Hekmatpour points out that diagrams cluster into notations and subnotations. For example, a tree might be a notation family, containing binary trees, 2-3 trees, etc. Every place, link, or relationship belongs to a subnotation. Notations are an abstraction mechanism that allows a drawing to contain multiple types of diagram. As an example, it is possible to define a state diagram and a circuit diagram syntax and allow subdiagrams of each type to exist in the final diagram; moreover nodes of one type may expand out into nodes of another type.

Places are essentially nodes. They may be made up of visual primitives such as lines, polygons and text. Links can only be attached to places, and diagrams can only be expanded out through places.

A link is a graphic element connecting two places, such as a line or an arrow. Links may have text areas embedded in them, so that it is possible to have labeled arrows.

Relations specify which places can be linked together; they also specify
which places can be exploded into sub-diagrams.

A graphical notation N consists of:

A set of subnotations, called Members.

A set of Objects .

An object is of type Place, Link, or Relation.

An object of type Place or Link can belong to multiple members.

Every Object of type Relation is an element of exactly one Member.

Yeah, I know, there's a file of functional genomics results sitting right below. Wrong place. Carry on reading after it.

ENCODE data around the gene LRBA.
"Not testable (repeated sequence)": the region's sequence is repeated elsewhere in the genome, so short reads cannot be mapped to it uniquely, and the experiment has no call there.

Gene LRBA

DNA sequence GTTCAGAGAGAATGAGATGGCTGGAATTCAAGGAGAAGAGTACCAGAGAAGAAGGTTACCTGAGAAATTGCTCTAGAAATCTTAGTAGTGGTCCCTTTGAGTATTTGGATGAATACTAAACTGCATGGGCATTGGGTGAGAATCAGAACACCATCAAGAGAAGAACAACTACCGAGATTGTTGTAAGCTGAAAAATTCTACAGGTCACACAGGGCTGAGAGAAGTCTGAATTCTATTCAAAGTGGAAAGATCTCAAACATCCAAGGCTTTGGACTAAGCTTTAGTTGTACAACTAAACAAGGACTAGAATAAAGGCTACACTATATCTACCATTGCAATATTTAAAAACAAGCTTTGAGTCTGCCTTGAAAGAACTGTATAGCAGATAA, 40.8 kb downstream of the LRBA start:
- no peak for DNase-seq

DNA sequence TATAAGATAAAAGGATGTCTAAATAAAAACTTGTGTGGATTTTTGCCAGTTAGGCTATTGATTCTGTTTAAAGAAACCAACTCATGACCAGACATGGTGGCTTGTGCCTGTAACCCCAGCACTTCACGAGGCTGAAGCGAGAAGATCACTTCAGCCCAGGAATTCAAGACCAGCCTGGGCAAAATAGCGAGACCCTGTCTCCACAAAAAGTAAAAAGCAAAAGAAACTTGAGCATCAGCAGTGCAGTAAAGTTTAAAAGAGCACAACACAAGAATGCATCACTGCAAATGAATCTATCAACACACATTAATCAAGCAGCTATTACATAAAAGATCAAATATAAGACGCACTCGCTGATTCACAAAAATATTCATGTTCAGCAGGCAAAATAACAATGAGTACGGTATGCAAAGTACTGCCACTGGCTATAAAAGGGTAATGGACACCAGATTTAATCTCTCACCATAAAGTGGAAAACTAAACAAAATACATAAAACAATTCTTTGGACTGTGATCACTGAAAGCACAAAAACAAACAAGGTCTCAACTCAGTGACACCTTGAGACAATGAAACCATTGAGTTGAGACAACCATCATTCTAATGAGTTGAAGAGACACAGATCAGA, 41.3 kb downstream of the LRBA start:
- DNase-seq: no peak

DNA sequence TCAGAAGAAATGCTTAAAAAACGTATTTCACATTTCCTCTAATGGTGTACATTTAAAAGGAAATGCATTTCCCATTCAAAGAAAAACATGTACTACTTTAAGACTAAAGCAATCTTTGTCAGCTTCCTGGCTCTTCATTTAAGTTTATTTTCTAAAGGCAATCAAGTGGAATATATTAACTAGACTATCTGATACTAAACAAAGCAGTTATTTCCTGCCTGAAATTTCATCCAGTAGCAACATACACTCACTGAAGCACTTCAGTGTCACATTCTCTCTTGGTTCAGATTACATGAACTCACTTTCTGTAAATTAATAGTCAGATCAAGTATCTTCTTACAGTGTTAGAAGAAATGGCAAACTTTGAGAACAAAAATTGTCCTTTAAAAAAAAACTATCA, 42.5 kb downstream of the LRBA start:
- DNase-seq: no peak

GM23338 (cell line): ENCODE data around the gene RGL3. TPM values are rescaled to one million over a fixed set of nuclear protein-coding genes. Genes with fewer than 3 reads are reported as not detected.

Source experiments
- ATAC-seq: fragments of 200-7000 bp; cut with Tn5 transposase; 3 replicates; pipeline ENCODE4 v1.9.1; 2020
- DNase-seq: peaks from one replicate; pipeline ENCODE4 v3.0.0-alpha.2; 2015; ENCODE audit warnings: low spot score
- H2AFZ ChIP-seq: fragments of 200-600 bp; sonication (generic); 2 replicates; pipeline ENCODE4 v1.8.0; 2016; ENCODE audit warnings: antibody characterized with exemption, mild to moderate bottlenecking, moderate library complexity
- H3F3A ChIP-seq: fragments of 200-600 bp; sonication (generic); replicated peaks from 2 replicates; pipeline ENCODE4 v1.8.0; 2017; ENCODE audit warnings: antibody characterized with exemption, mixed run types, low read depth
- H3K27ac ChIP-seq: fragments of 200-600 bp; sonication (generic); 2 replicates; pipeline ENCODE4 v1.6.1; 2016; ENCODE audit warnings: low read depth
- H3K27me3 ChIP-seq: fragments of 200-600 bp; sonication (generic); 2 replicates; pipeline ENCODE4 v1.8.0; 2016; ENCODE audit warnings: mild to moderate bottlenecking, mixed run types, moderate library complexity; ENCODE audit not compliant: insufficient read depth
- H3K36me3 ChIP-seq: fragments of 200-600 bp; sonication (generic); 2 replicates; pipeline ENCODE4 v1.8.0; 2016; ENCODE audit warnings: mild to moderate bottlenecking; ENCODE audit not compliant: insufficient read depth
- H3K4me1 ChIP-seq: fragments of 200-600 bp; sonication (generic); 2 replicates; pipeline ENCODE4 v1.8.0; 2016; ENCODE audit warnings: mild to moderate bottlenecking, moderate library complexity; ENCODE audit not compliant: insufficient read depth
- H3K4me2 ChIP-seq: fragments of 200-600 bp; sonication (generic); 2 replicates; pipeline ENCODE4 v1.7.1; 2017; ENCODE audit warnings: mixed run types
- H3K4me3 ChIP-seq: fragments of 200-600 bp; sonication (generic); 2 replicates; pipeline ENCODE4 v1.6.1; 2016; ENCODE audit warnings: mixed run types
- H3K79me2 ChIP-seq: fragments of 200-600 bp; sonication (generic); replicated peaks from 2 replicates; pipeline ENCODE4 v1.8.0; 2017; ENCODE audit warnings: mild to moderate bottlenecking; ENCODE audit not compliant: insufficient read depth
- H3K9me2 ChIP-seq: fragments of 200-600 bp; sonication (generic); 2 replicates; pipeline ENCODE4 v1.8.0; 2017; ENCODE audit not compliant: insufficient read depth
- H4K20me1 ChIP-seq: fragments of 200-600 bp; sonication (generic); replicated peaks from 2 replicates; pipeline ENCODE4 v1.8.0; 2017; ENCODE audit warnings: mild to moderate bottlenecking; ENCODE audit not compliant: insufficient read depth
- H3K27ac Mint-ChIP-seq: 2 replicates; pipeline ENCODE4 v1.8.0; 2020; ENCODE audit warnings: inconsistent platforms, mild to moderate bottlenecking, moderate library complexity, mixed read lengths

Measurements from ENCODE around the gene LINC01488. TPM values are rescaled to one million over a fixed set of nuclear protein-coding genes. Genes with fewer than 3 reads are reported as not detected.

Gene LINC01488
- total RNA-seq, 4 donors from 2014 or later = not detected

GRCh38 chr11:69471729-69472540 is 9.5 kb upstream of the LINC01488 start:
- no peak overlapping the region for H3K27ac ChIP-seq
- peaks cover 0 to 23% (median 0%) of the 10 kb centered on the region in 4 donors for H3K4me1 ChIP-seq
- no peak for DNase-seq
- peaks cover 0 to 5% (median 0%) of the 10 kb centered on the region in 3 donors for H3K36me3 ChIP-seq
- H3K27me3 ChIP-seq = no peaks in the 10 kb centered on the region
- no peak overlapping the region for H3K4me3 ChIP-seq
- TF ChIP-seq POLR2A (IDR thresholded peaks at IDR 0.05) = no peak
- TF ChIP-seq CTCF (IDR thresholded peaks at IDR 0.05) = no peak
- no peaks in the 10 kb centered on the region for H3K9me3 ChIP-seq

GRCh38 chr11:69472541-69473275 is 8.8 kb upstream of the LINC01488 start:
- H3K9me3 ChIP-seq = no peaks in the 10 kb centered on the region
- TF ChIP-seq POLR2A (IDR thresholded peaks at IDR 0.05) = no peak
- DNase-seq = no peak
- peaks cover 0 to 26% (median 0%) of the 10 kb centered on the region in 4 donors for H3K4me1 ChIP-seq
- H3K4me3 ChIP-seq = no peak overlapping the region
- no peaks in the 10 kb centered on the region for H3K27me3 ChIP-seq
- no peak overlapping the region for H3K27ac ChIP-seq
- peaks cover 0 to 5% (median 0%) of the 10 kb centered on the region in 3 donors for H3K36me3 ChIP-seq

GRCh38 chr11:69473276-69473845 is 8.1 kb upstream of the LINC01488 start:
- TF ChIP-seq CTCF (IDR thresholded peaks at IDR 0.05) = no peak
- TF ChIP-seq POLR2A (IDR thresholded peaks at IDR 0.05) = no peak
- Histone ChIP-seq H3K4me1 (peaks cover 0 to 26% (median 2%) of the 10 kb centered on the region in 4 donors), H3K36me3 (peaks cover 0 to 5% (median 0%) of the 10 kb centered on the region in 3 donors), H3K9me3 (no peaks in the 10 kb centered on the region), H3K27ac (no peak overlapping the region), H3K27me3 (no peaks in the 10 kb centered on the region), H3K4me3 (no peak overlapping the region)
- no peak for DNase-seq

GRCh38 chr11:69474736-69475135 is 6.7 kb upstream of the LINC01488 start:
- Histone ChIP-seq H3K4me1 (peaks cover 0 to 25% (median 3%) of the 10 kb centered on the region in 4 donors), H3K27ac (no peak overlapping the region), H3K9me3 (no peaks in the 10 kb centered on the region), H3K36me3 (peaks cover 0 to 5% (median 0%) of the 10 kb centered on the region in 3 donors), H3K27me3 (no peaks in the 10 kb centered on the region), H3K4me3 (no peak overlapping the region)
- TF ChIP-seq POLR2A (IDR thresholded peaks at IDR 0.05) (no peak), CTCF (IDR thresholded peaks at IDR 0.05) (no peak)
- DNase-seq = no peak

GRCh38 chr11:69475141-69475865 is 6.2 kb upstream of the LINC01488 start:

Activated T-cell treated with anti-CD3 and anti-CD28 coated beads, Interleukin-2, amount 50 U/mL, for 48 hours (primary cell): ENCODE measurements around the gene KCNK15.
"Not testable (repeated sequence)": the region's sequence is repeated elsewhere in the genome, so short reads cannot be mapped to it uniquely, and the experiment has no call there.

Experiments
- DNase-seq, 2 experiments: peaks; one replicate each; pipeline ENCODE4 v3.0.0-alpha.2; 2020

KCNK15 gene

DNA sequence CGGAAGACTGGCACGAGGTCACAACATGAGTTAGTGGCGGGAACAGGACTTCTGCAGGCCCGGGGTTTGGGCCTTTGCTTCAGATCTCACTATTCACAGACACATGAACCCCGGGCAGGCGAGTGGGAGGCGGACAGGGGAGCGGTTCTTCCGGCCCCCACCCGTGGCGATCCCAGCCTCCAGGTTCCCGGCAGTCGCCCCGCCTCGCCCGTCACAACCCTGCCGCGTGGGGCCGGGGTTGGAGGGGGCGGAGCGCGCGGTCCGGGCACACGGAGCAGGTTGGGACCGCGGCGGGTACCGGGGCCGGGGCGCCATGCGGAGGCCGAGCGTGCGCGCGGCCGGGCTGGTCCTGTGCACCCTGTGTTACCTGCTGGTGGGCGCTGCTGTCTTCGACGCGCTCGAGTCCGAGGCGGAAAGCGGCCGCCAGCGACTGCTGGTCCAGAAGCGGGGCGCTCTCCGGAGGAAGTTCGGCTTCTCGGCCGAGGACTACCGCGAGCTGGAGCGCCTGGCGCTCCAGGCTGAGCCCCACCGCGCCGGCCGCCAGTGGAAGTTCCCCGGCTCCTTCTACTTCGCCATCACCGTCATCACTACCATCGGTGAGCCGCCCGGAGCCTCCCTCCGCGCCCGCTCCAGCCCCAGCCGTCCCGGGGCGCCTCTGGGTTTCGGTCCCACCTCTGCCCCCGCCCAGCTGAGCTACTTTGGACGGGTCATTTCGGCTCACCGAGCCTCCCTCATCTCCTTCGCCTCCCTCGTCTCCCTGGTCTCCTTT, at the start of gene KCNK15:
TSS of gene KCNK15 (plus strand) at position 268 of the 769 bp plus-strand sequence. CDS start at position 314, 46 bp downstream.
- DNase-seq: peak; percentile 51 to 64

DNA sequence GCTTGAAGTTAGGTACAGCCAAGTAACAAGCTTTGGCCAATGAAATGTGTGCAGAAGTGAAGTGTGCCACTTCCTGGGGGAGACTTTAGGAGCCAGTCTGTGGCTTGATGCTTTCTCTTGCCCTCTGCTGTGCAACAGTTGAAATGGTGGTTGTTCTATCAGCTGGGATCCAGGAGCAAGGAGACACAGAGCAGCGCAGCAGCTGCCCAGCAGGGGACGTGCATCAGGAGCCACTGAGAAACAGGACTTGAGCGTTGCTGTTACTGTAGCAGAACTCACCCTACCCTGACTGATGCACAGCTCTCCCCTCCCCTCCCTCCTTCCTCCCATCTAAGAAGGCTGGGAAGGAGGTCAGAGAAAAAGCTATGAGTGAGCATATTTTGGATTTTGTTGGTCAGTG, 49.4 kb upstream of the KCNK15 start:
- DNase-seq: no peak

An Object of type Relation for a Member M in N is either:

a 3-tuple [, ,
] with ,
, M.

As an example, for a Member *graph *containing the place *node*
and the link *arrow*, [*node, arrow, node*] is a legal relation.

or:

a 3-tuple [, ** explodes
into, **] with
,
M, N.

As an example, for a notation *topology* containing members *graph
, tree, *and place*treenode* *tree*,
[*treenode, explodes into, graph* ] is a legal relation.

A subdiagram results from an explosion of a place. At any point in time,
one subdiagram is current, and the type of that subdiagram is the current
subnotation, C. When the program is invoked, there are a set of possible
first subnotations for a diagram. The first subnotation is chosen by the
user from a menu. Then the current subnotation can only change by exploding
the diagram or imploding the diagram. We can formalize the rules:

A place can be drawn
if and only if C

A link* *between
two places* *,
can be drawn if and
only if , ,
C
and there exists a relation [,
, ]
C.

An explosion between a place and
a subdiagram of type *new_subnotation* can be created or followed
if and only if C
and there exists a relation [,
** explodes into**,

Template creation consists of the definition of families, and the links, places, and relations in each of those families. In addition, for each link and place, a graphic representation is defined from a set of graphic primitives. Figure 5.1. An example from Templa (Hekmatpour (1990)) in which the symbol for a state is created. The symbol is created from the primitives on the left menus. In this case the symbol consists of a circle within which is a text box; multiple text boxes and polygons can be created within the square frame shown.

The primitives on the left define the way the place or link will look
when drawn. Icons can also be defined for each symbol for use in the graphic
editor.

The template editor can be used to define a large number of diagram
types. It is possible to create many of the standard computer science diagrams
described in chapter 2, including state diagrams, entity-relationship diagrams,
flow-charts, data-flow diagrams, trees, graphs, weighted graphs, network